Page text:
|US20120220126 *||May 8, 2012||Aug 30, 2012||Micron Technology, Inc.||Selective Metal Deposition Over Dielectric Layers|
|U.S. Classification||257/768, 438/674, 257/E21.576|
|International Classification||H01L23/48, H01L23/52, H01L29/40, H01L21/44|
|Cooperative Classification||H01L21/76834, H01L21/76802, H01L21/76879, H01L21/283|
|European Classification||H01L21/768C4B, H01L21/768B10S, H01L21/768B2|
|Aug 17, 2005||AS||Assignment|
Owner name: MICRON TECHNOLOGY, INC., IDAHO
Free format text: ASSIGNMENT OF ASSIGNORS INTEREST;ASSIGNORS:MORGAN, PAUL;SINHA, NISHANT;REEL/FRAME:016412/0576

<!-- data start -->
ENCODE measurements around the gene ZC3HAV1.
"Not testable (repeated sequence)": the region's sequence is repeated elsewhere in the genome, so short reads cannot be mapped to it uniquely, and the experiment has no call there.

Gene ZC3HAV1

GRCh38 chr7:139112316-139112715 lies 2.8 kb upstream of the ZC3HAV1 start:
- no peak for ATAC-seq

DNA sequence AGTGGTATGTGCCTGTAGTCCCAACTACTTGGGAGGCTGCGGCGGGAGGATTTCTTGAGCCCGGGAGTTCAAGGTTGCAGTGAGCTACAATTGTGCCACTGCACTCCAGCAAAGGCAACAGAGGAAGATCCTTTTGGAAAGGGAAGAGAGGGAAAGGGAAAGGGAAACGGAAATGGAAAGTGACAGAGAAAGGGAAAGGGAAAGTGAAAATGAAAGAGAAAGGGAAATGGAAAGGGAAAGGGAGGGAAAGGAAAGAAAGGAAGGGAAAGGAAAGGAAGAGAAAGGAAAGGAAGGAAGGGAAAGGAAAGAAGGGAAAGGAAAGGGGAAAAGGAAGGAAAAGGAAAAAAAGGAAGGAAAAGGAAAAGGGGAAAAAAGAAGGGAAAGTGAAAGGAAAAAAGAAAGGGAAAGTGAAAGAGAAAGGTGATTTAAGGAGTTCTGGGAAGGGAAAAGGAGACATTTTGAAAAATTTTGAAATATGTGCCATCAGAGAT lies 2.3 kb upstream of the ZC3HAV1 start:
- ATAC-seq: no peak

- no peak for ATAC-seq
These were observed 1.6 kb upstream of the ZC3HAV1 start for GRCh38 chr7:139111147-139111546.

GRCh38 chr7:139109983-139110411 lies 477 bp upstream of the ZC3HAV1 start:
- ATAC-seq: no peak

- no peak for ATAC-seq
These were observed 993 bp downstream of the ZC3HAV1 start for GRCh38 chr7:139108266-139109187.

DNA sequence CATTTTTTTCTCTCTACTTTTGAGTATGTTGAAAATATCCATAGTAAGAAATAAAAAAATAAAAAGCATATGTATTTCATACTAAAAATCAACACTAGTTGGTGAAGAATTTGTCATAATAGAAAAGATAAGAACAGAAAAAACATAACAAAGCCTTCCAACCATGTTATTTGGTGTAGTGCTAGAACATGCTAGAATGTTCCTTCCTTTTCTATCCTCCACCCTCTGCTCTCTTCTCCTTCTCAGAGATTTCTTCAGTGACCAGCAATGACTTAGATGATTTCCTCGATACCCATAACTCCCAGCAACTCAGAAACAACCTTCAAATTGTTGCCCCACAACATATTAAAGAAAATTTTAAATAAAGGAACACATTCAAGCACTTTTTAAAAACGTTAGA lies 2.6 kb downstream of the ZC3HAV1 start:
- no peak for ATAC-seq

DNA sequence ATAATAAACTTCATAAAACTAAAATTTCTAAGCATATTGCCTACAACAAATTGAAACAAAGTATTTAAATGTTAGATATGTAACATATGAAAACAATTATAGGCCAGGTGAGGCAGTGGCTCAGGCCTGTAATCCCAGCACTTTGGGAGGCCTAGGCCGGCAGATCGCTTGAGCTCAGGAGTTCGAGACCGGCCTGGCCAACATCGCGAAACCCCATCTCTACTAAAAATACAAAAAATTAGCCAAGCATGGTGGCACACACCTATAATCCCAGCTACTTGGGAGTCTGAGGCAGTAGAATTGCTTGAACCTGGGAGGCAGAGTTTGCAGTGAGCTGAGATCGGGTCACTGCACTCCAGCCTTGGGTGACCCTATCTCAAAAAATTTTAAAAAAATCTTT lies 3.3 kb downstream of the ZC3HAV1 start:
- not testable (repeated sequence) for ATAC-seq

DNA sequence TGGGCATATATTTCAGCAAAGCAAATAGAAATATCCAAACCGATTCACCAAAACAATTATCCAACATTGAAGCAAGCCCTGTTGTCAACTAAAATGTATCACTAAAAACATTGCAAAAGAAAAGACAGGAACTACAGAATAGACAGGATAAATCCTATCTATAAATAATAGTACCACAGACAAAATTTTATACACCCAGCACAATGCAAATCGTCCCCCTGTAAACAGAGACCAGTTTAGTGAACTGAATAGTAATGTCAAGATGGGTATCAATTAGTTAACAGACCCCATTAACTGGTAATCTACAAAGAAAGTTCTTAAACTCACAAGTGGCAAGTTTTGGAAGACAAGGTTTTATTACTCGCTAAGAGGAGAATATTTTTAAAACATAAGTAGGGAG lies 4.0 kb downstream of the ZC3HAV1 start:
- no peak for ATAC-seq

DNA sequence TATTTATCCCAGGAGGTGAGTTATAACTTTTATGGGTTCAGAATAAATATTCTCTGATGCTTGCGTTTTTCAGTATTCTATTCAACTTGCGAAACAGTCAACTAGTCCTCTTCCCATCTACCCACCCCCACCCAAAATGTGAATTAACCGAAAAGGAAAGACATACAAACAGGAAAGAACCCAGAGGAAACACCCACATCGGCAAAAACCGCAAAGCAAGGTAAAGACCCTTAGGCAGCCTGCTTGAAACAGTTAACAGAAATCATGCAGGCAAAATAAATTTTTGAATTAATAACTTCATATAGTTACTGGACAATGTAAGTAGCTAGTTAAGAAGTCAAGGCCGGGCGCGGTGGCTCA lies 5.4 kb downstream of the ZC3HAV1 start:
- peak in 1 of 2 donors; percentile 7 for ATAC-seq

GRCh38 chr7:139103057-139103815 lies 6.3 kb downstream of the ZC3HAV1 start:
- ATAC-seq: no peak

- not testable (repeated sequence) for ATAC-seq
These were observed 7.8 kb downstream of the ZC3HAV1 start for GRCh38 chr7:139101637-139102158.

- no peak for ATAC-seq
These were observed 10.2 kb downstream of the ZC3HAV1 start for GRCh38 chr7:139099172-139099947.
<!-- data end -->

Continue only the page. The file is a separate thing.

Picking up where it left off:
Effective date: 20050802
|May 31, 2011||CC||Certificate of correction|
|Sep 3, 2014||FPAY||Fee payment|
Year of fee payment: 4
|May 12, 2016||AS||Assignment|
Owner name: U.S. BANK NATIONAL ASSOCIATION, AS COLLATERAL AGEN
Free format text: SECURITY INTEREST;ASSIGNOR:MICRON TECHNOLOGY, INC.;REEL/FRAME:038669/0001
Effective date: 20160426
|Jun 2, 2016||AS||Assignment|
Owner name: MORGAN STANLEY SENIOR FUNDING, INC., AS COLLATERAL
Free format text: PATENT SECURITY AGREEMENT;ASSIGNOR:MICRON TECHNOLOGY, INC.;REEL/FRAME:038954/0001
Effective date: 20160426